Gentle in manner and modest in lifestyle, as is his physician wife, he has become the model of the dedicated medical practitioner whose goal is service.
In electing PRAWASE WASI to receive the 1981 Ramon Magsaysay Award for Government Service, the Board of Trustees recognizes his research contributions to medical science while prompting his profession to make modern health care available to the poor.
The Award is greatly appreciated, not so much for myself, but more for the recognition of the principles shared by my friends in Thailand. There are many good and able people in the Thai Government Service, although the impossible bureaucracy is not so conducive to making those qualities as apparent and valuable as they should have been. We do humbly share the late President Magsaysay’s faith in human values, which, upon being genuinely preserved and promoted, have unlimited power for creativity necessary for humanity to last and prosper. It is the wisdom of this Foundation to create for their beloved President a mechanism to propagate enthusiasm in human value development throughout Asia and, no doubt, beyond.
A great majority of the people in the world today are still living miserable lives, plagued by poverty, not having enough to eat, poor housing or no housing, lack of proper education, ill health without adequate health care or the ability to help themselves. However, knowledge and technology are already available or will be available, to make health for all possible in the not too distant future if national management and mobilization of human resources are well carried out.
Thailand has many modern big hospitals staffed by doctors famous in various fields of specialty. But these hospitals are too overcrowded with patients to give good care. After long traveling at great expense and painful waiting, each patient may receive only one or two minutes of a doctor’s time; this cannot be considered good medical service. But the majority of the ill are either too poor or too far away to come to the hospitals. Thus the overall picture is that the majority do not have access to medical care and, for the minority who can make it to the hospitals, the care is of poor quality. This is because the health system, as in many other countries, is upside down. Its emphasis is more on big hospital setups rather than on community-based health care.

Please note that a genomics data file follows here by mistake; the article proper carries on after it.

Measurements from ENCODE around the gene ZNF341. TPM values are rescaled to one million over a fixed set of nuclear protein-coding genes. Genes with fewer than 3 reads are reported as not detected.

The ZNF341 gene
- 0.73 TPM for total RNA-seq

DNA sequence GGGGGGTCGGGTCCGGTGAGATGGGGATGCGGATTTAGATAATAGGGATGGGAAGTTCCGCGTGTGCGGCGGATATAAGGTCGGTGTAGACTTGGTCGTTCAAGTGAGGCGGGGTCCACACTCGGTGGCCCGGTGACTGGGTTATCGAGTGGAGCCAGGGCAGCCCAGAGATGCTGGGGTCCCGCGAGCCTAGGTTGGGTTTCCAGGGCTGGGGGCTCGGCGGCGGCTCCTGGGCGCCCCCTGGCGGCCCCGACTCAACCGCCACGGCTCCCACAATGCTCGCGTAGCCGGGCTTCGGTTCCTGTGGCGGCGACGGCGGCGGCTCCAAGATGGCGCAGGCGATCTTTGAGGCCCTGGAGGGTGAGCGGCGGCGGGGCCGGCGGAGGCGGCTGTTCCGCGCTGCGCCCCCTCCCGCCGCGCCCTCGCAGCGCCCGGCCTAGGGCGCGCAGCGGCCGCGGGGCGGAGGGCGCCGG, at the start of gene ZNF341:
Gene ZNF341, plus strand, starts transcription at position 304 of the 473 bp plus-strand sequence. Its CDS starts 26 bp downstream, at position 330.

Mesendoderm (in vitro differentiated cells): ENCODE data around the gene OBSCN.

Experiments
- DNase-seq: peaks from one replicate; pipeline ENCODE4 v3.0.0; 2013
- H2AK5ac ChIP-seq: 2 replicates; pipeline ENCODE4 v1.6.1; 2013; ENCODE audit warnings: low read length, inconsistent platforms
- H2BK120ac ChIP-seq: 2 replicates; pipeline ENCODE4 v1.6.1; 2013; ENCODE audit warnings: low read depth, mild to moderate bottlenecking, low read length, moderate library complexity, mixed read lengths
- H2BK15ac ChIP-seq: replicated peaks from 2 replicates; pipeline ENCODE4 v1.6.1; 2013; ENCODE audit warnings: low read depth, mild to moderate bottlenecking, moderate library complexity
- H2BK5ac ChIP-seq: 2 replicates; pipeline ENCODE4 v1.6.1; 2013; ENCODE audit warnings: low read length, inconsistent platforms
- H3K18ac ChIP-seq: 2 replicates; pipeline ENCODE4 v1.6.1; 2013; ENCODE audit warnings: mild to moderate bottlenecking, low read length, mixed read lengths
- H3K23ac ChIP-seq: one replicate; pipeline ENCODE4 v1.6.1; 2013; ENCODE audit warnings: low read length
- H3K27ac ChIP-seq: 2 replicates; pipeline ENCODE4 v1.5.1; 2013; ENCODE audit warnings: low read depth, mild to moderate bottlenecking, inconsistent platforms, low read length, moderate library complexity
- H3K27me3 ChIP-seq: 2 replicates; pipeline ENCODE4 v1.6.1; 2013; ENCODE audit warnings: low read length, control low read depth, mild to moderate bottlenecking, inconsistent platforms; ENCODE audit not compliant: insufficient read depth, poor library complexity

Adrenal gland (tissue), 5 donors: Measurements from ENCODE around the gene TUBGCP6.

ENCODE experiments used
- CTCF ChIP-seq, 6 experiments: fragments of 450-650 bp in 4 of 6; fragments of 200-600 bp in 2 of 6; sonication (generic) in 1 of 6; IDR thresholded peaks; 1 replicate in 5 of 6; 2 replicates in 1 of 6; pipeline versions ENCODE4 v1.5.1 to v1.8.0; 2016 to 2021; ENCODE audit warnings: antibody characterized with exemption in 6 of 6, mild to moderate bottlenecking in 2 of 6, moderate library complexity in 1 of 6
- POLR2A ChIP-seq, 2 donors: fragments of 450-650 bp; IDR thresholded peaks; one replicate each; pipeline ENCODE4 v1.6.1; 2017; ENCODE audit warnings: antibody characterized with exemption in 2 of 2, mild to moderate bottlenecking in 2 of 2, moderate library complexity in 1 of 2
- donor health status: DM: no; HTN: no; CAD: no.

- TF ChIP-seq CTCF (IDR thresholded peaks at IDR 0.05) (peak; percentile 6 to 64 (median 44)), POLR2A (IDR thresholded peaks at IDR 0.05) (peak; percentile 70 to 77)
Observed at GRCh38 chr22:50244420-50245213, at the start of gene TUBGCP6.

There is an urgent need to expand broad-based community health care. This should consist of primary health care and small health centers or small hospitals located near people’s homes. For primary health care to be successful, all community resources must be mobilized. The people in every house? monks, schoolteachers, workers, etc., must be trained in primary health care. If this is well carried out 90 percent of the health problems will be taken care of, giving the big hospitals an opportunity to improve their medical service. Thus the key to success in health care development in a great majority of countries is to expand primary health care and the small health centers, with the support of more sophisticated levels of medical care, and not build more expensive and inefficient big hospitals. This principle should be appreciated by all concerned with the well-being of the country.
With hatred toward none and compassion for all, we shall strive together in the endeavor to achieve the noble goal of upgrading the quality of life of the people, as envisioned by the late President Magsaysay as well as by many wise citizens of the world, both before and after him.
Born in Kanchanaburi, a town in western Thailand, on August 5, 1931, PRAWASE WASI was the fourth of five children—four boys and a girl—of Klai Wasi and Kim Somprasong. His father cut bamboo in the forest for a living, binding it into rafts and floating it down the river to sell. He found it hard to support his family this way so when PRAWASE was five he moved the family to a village in the jungle where he opened a small grocery store.
PRAWASE was left with relatives to attend a Buddhist temple school in town. Although since that time the expanded system of public education in Thailand has reduced the importance of temple schools, PRAWASE was never to forget the vital role played by the monks in his home town.
PRAWASE’s parents, though poor, valued education highly. His father had never been to school, yet he could read and write, for his own father had taken time at night—after a long day of farmwork—to teach his children. His mother had left school after only six months, but her son remembers her “as a very strong woman, very decisive, very determined . . . much stronger than myself in character, very stable,” who was as keen on the children’s education as her husband. All four boys continued beyond the usual primary school education, the two eldest becoming a lawyer and a captain in the army, and the youngest a pharmacist. The daughter, who was the oldest, stopped after primary instruction and went to work in the grocery store to help her parents pay for her brothers’ education.